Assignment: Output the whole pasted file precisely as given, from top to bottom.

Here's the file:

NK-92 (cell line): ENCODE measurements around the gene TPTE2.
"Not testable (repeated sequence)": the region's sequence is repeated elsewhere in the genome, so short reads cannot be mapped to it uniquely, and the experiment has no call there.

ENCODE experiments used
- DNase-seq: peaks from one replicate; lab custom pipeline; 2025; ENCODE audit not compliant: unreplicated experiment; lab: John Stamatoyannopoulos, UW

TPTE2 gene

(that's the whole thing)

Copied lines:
NK-92 (cell line): ENCODE measurements around the gene TPTE2.
"Not testable (repeated sequence)": the region's sequence is repeated elsewhere in the genome, so short reads cannot be mapped to it uniquely, and the experiment has no call there.

ENCODE experiments used
- DNase-seq: peaks from one replicate; lab custom pipeline; 2025; ENCODE audit not compliant: unreplicated experiment; lab: John Stamatoyannopoulos, UW

TPTE2 gene